Professional golfer Tiger Woods didn’t learn how to putt by playing in the Master’s tournament. Tiger’s background was filled with practice. He practiced alone and a lot. Woods entered competition only when he mastered the use of his putter.
You haven’t earned the right to compete at interviews until you’ve mastered the use of your interview skills.
Rehearse a couple of questions often asked at interviews
While there are a handful of tricky, tough, and even embarrassing questions you could be asked, let’s focus on just two of them today: Why are you looking for a job? And, “Tell me about yourself?”
“Why are you looking for a job?”
This question might also be asked in another way: “Are you still working at the XYZ Company?” You need to respond with a cover story. You cover the reasons why you’re out looking for work. Here’s an example:
“After fifteen years as an adjuster for Awesome Insurance, my job was eliminated when the company downsized. So I’m out looking to identify companies where I can contribute my skills and abilities.”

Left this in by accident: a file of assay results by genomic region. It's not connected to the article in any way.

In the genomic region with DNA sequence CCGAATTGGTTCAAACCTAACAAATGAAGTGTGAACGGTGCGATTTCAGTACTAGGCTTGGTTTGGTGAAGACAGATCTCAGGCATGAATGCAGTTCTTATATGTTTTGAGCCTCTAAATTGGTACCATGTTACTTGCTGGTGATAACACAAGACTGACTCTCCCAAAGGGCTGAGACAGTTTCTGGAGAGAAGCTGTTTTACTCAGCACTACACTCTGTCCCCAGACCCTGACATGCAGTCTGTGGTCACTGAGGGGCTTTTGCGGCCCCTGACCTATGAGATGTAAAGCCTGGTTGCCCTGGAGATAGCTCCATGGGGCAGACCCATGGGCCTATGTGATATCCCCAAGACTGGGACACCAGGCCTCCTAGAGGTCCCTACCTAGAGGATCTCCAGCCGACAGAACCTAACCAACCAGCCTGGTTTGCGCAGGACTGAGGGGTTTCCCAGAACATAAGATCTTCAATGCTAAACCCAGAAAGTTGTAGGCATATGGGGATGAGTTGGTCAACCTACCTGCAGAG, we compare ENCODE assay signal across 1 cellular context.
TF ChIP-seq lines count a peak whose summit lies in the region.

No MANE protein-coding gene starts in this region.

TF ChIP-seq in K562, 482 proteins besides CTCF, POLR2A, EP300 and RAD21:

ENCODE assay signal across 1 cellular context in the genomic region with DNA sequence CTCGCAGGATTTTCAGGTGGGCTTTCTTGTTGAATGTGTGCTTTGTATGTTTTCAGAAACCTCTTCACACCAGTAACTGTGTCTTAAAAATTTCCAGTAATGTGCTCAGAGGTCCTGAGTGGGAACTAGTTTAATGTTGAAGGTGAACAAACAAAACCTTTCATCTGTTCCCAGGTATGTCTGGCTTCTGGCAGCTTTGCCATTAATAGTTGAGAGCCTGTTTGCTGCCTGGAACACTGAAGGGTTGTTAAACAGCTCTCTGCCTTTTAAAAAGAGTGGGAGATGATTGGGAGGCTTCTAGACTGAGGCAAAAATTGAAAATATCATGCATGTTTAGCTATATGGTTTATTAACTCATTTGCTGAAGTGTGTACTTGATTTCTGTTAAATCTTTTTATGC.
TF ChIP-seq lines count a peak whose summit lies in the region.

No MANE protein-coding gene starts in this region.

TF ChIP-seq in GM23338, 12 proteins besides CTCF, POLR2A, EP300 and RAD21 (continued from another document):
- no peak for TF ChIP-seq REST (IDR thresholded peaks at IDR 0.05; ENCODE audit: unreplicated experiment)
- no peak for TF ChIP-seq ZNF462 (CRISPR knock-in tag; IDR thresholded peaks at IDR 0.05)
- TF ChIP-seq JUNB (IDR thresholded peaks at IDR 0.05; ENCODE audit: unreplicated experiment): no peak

“Would you tell me about yourself?”
This is the second question you’re sure to be ask and must therefore rehearse it a lot. To answer this question, present short success stories about how you used certain skills on your last job that benefited your department or company. Your success stories are obtained from the bullet points in your resume that tells what you’ve done and the results. Select those success stories that match what an interviewer is looking for and elaborate on them.
How to rehearse answers to interview questions
A stress-free way to rehearse is by using the nickel and dime technique. This means practicing your responses during that five-minute drive to the store or ten minute walk to the bus.
Preparing is so important that Aesop explained it to children. In Aesop’s story about the Aunt and Grasshopper, the legendary composer of fables had this to say:
“It is best to prepare for the days of necessity.”
Your days of necessity are the days you have an interview. So practice a lot beforehand.